Research suggests that this may be because Autistic brains, unlike neurotypical brains, do not acclimatise or “get used to” some stimuli, so the feeling of threat/anxiety/distress remains at a high, rather than a downward gradient as we might see in a neurotypical brain.

It’s important to note that Autistic shutdown triggers are often the same as Autistic meltdown triggers. The response – and whether it leans towards a meltdown or a shutdown – will depend on the individual.

Many Autistic people report a that “snowstorm” of meltdowns occurring often predicts an incoming shutdown for them.

For instance, an Autistic person may be experiencing repeated meltdowns every day due to an ongoing work or personal stressor. After several concurrent days of meltdowns, the already severe level of overwhelm reaches a critical tipping point, and the Autistic person then experiences a shutdown.

However, this isn’t always the case. Some Autistic people have never experienced a meltdown but have experienced a shutdown, and vice versa.

As with all individuals, the way an Autistic person responds to overwhelm is dependent on a wide variety of factors, including but not limited to their overall mental health, personality traits, upbringing, attachment style and any pre-existing trauma that they may have experienced.

The impacts of Autistic shutdowns

Autistic shutdowns can significantly influence different aspects of daily life for the person experiencing them, and generally are an exhausting experience. Ongoing stress can lead to not just shutdowns, but full-on burnout and possible depression. Presented below are several domains that may be impacted.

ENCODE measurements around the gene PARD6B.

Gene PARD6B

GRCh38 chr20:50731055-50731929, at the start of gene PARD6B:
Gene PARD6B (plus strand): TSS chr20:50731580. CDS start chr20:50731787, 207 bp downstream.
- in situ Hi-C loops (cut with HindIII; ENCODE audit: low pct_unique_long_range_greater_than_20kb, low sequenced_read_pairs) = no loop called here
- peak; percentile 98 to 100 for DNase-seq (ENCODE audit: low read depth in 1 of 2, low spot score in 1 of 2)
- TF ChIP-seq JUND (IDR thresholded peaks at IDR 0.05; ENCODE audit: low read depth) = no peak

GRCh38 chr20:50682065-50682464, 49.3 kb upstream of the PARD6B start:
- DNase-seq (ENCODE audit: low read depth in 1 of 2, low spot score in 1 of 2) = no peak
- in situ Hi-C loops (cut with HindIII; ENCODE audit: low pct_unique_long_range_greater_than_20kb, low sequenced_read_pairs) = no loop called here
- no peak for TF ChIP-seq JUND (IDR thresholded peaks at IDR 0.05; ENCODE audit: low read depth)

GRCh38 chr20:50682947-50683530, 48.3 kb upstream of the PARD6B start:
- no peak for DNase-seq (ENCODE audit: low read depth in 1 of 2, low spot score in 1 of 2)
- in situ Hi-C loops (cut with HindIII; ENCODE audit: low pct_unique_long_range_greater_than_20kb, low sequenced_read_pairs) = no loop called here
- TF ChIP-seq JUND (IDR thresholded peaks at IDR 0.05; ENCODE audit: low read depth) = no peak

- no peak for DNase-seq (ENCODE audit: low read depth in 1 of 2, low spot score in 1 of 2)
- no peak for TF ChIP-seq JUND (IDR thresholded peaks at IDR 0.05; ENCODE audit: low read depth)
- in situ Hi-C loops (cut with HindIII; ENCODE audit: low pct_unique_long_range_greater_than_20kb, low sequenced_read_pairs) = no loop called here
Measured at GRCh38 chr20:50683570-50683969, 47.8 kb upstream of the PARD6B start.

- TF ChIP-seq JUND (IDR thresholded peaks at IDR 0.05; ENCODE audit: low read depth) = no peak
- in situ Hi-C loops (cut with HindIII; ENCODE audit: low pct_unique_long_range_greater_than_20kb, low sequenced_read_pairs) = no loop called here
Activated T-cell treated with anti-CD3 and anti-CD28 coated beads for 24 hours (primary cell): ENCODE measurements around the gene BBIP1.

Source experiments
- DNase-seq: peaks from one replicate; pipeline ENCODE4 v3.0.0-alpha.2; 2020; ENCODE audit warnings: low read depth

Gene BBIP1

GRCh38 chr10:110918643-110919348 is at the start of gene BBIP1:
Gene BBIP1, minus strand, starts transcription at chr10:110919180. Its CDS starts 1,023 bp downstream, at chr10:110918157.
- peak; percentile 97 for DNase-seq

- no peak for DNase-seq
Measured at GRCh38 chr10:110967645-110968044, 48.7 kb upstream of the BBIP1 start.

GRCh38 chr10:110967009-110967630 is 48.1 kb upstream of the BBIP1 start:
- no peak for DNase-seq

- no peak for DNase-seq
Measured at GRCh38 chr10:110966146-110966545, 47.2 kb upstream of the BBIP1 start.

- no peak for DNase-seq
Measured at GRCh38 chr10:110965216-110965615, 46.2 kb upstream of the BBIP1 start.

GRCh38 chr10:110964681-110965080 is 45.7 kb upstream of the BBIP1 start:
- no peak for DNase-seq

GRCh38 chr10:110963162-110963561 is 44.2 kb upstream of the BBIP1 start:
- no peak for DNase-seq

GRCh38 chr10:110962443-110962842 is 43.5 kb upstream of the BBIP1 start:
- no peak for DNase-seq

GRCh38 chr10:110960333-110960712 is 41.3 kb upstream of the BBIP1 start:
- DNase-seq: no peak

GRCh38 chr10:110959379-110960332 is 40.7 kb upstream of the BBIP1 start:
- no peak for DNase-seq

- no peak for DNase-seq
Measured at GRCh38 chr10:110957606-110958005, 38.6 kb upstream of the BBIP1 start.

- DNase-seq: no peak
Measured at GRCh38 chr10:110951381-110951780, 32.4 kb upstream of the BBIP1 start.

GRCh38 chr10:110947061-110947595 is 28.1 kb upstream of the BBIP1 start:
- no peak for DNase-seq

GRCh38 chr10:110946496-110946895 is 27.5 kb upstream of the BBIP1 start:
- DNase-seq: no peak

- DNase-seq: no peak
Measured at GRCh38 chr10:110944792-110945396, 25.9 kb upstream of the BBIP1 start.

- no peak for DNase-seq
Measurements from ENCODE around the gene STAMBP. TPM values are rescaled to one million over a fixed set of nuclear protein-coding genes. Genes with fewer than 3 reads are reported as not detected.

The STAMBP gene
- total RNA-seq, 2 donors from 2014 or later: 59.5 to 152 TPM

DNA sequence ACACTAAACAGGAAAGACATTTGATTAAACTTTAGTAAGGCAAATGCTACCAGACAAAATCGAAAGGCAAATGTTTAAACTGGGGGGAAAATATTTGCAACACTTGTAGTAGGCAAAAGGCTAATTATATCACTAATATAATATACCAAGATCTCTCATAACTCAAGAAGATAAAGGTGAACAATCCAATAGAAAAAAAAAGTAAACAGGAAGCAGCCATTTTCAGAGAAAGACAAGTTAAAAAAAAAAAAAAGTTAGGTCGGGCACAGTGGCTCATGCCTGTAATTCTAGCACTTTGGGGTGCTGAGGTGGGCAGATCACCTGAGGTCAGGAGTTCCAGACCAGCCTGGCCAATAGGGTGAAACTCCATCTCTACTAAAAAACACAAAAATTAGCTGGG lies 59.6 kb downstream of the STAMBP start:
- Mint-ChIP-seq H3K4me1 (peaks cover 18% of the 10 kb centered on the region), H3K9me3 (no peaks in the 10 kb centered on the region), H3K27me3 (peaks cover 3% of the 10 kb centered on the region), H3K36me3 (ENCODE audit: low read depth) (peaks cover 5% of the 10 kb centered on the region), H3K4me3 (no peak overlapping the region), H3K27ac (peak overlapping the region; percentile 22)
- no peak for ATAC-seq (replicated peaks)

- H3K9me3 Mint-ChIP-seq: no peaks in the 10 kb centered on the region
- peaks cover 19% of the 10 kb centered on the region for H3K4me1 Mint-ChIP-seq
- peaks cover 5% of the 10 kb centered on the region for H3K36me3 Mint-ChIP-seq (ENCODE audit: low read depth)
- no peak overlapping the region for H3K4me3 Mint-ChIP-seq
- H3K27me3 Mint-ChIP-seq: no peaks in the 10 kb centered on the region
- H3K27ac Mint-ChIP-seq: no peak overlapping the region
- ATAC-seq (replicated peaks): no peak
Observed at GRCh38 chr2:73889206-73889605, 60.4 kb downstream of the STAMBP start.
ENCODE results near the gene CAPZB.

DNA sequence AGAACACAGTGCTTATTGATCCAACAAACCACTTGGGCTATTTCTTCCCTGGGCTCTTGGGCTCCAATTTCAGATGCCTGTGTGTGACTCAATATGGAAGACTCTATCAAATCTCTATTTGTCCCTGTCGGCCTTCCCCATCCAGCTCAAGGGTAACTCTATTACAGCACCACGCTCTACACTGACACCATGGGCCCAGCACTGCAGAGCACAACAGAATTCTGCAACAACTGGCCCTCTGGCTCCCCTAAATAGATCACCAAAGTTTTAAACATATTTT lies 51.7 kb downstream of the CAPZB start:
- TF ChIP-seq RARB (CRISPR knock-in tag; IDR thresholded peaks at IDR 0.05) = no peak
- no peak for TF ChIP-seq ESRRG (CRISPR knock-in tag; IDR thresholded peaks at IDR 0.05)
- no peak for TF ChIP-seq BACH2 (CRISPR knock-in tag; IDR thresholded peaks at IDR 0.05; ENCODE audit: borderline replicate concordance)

1. Emotional health

Regularly experiencing shutdowns can have a significant impact on one’s emotional well-being, resulting in heightened levels of stress, anxiety, and a sense of isolation. These persistent challenges can gradually give rise to (or exacerbate) depression and various other mental health difficulties.

2. Physical health

Some individuals may encounter physical symptoms either during or following a shutdown, including migraines, gastrointestinal issues, or overall exhaustion, all of which can further hinder their ability to carry out daily activities. In rare instances, certain individuals may even encounter significant difficulties in their mobility or in vacating their premises during a shutdown, thereby hindering their capacity to participate in almost all aspects of their daily routines.

3. Communication

Shutdowns can greatly impede communication capabilities, be it verbal expression, decision-making, or even sending a simple text. In certain cases, the ability to think coherently and logically can be severely compromised, rendering communication difficult or even impossible.

4. Sensory processing

During a shutdown, individuals may experience an increased sensitivity to sensory stimuli, causing previously manageable environments to become overwhelming. This heightened sensitivity can significantly impact their ability to function effectively in a range of settings, including grocery stores and public transportation.

5. Household management

During a shutdown, routine responsibilities such as preparing meals, maintaining cleanliness, and handling financial matters can transform into overwhelming obstacles. Additionally, the ability to effectively parent may be affected, as the emotional and cognitive capacities required to nurture a child may be temporarily out of reach.

6. Social interactions